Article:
Front Royal’s town attorneys blamed Warren County officials on Monday for starting a dispute over possible illegal dumping.

The legal experts said the Warren County Sheriff’s Office likely violated town employee’s rights against search and seizure by detaining the workers, and county officials and elected leaders missed opportunities to avoid the dispute.

County authorities closed the investigation without pressing charges after state officials found the town did not violate any regulations.

Front Royal officials presented information about the investigation by Warren County and its sheriff’s office into claims that Front Royal employees at the Wastewater Treatment Plant illegally dumped sludge at a collection facility in Bentonville.

Investigators with the Virginia Department of Environmental Quality reported that they found that the town did not violate disposal regulations. Sheriff Mark A. Butler has defended his office’s response and said the complaint and information the agency collected warranted the investigation. Butler refuted claims that his agency set up a sting operation at the Bentonville facility where they detained and questioned the town employees. Town officials have said that Butler and the deputies harassed and threatened the employees.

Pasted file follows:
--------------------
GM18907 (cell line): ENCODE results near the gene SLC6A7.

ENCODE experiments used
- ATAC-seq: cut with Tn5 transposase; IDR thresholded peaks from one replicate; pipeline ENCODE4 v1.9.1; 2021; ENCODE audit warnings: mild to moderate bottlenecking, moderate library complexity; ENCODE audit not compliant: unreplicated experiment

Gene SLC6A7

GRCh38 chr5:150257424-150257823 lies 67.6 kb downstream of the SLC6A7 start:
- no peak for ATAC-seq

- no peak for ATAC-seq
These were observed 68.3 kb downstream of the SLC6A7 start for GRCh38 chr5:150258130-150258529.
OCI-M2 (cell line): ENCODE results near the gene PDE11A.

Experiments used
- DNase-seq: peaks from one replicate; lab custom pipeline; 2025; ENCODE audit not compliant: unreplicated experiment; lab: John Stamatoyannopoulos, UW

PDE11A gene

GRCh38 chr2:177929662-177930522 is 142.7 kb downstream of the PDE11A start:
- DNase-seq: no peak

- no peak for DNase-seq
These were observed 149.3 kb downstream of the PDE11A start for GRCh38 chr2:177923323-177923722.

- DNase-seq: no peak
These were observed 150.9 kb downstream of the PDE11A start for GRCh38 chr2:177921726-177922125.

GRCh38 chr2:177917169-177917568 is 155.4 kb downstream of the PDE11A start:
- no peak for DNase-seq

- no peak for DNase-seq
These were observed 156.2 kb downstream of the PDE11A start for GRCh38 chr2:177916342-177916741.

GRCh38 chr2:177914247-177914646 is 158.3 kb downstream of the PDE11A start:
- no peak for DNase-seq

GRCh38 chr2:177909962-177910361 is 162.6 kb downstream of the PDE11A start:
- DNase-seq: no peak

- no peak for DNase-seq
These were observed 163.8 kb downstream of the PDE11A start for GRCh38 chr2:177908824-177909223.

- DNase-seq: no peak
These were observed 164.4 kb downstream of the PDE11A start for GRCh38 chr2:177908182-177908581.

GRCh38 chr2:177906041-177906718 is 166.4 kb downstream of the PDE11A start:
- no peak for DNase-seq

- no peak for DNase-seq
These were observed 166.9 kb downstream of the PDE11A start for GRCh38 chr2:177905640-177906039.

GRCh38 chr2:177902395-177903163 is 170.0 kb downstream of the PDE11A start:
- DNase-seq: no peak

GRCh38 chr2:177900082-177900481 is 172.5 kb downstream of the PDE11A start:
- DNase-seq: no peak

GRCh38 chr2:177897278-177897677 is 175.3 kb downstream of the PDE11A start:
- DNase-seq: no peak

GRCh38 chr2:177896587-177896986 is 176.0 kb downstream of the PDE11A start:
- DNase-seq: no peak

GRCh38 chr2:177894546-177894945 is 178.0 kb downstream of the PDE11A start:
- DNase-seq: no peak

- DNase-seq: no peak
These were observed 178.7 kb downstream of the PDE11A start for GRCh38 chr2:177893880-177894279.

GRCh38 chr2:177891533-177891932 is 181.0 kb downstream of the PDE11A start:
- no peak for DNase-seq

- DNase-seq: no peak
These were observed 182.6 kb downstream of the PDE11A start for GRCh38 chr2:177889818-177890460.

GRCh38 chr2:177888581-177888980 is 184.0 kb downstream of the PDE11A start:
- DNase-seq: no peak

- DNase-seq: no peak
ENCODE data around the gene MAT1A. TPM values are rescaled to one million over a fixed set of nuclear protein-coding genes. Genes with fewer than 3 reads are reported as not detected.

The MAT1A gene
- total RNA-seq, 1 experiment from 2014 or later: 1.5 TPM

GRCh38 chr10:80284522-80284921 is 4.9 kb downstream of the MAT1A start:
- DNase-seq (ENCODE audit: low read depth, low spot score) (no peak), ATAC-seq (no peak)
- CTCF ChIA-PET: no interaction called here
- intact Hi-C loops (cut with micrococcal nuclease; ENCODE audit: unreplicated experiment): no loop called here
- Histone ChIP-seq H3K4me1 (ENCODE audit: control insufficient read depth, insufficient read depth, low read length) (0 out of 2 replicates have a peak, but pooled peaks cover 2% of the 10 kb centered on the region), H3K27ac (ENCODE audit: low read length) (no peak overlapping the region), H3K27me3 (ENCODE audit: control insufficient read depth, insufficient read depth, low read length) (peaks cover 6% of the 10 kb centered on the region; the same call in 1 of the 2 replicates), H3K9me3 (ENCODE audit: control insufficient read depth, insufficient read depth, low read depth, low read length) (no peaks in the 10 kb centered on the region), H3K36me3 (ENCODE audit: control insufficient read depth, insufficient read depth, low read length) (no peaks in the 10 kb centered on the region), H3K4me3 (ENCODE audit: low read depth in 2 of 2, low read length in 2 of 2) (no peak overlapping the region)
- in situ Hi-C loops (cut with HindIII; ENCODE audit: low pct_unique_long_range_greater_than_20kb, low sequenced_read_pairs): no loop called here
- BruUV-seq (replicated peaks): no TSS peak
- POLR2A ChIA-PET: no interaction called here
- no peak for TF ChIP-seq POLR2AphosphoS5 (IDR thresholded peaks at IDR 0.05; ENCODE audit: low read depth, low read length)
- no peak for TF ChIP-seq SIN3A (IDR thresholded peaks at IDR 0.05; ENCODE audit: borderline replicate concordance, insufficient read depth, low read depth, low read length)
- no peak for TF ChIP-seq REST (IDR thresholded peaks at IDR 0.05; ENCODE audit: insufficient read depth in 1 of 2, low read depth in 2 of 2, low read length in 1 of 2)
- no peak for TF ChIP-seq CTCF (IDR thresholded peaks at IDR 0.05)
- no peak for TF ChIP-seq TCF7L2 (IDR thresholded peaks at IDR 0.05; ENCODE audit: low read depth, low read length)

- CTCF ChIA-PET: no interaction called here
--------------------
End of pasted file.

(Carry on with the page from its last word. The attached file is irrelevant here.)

Town Attorney Douglas Napier presented statements he said are false and show a cover-up by county officials and elected leaders.

Assistant Town Attorney George M. Sonnett Jr., reading from the presentation, said Butler used “excessive force” when he detained the town employees at the facility on April 20.